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Title: Potentially inappropriate prescribing in older people : outcomes and assessments
Author: Cardwell, Karen
ISNI:       0000 0004 6423 923X
Awarding Body: Queen's University Belfast
Current Institution: Queen's University Belfast
Date of Award: 2017
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The overall aim of the research presented in this thesis was to report the prevalence of potentially inappropriate prescribing (PIP) in a specific cohort of people, identify the classes of medicines prescribed inappropriately and determine the association of PIP prevalence with a range of health-related outcomes. An additional aim was to explore the role of community pharmacists In screening for PIP using validated tools. The research described in this thesis was conducted as part of four studies. Using data from an on-going longitudinal study of ageing, entitled Life and living in advanced age: a cohort study in New Zealand (LiLACS NZ), Chapter 2 reports the prevalence of PIP and its association with health-related outcomes. In an effort to determine the most appropriate tool with which to measure anticholinergic medication burden in those aged £80 years, Chapter 3 comprised a systematic review of the literature surrounding the use of screening tools to quantify anticholinergic medication burden and its association with health-related outcomes. Following this, Chapter 4 utilised LiLACS NZ data to calculate participants' exposure to medications with anticholinergic and sedative properties, as measured by the Drug Burden index (DBI), and determine the association with a range of health-related outcomes. Given the developing role of the community pharmacist, the final chapter (Chapter 5) was an exploratory study of community pharmacists' views towards the utilisation of a screening tool to structure Medicines Use Reviews (MURs), as a means to improve the appropriateness of prescribing in older people. This study was qualitative in nature and utilised semi-structured interviews with community pharmacists to investigate their perceived role within the primary healthcare team, their views on PIP in older people, their opinions on provision of the current MUR service, as well as their opinions on the use of screening tools in the community pharmacy setting.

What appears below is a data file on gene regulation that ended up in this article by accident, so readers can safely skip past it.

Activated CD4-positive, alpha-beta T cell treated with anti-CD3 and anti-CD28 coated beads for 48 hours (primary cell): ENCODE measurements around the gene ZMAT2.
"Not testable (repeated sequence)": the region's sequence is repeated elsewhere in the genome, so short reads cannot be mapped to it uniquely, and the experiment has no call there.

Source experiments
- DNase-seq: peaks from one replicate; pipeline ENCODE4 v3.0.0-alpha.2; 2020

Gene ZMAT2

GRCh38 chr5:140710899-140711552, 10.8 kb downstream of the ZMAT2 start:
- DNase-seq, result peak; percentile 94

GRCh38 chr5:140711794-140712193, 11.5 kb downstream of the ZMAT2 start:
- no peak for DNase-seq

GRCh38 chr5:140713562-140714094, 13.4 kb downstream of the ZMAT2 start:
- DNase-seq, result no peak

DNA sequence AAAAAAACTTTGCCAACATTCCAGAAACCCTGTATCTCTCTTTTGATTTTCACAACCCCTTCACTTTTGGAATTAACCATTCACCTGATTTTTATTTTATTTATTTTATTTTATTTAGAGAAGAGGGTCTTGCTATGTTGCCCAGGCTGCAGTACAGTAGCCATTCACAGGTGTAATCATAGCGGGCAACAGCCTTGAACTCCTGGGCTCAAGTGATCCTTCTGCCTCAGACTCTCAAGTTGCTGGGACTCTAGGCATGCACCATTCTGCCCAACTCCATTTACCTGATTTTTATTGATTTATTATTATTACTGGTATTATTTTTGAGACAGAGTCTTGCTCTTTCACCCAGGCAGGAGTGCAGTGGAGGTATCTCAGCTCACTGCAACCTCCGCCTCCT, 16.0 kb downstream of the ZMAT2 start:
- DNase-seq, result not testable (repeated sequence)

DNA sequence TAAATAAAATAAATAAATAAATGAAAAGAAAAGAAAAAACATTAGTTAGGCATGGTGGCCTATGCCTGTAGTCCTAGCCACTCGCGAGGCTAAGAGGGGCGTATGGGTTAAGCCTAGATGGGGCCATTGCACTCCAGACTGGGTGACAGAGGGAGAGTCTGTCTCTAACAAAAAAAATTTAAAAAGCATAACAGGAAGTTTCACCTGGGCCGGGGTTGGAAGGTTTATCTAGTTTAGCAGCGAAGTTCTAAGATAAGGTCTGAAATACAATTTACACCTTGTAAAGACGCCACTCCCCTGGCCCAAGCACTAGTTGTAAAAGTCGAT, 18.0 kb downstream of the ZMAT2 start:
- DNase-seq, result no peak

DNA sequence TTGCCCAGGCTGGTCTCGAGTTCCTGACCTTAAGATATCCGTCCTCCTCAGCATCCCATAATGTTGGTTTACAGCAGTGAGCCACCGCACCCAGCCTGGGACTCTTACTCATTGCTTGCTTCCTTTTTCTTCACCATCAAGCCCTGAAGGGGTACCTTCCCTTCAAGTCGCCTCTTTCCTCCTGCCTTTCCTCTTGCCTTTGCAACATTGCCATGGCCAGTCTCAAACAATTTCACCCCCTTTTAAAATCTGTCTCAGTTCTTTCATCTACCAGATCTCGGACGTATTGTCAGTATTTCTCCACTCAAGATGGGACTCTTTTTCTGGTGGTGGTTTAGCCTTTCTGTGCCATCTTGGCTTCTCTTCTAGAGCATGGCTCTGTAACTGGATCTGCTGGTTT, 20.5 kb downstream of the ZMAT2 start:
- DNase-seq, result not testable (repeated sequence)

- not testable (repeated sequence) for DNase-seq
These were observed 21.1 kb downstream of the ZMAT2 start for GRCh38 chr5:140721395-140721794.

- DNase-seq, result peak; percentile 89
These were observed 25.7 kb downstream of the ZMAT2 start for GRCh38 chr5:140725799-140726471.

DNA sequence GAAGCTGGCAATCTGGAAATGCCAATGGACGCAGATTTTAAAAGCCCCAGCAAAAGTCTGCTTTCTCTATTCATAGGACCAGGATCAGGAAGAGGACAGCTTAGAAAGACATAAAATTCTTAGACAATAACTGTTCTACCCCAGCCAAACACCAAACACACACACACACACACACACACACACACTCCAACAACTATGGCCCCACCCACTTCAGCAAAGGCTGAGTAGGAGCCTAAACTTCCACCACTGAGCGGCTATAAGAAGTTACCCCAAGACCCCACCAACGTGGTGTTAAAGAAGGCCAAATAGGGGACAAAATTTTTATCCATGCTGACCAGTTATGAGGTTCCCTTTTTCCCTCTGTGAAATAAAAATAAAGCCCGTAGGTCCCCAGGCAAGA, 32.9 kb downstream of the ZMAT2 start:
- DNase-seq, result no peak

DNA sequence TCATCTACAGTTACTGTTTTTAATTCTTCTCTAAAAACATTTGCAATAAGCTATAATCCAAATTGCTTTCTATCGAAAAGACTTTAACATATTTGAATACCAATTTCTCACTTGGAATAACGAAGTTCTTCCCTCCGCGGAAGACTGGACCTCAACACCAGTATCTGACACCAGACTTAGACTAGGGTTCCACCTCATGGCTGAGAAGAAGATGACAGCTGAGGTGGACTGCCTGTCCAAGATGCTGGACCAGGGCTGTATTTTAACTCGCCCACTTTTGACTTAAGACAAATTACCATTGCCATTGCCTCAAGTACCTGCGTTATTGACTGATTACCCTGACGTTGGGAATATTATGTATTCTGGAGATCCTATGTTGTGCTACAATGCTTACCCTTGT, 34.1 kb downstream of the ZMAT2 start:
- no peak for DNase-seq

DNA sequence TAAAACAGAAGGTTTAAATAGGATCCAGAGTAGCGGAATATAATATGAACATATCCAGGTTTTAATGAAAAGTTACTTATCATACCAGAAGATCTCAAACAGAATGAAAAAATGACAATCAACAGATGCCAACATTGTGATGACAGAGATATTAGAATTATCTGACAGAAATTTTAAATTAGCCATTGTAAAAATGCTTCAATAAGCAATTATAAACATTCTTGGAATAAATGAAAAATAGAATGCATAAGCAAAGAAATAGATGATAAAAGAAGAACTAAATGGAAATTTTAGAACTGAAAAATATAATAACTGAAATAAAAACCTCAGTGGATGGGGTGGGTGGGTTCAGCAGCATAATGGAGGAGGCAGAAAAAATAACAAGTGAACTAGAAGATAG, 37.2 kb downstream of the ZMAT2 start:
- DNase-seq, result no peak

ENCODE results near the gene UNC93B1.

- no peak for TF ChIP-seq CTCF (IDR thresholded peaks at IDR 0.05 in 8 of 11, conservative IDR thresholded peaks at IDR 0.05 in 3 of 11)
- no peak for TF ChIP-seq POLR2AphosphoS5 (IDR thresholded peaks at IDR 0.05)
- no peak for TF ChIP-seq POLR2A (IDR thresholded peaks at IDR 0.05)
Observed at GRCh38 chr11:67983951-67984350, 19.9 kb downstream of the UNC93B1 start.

Supervisor: Not available Sponsor: Not available
Qualification Name: Thesis (Ph.D.) Qualification Level: Doctoral
EThOS ID:  DOI: Not available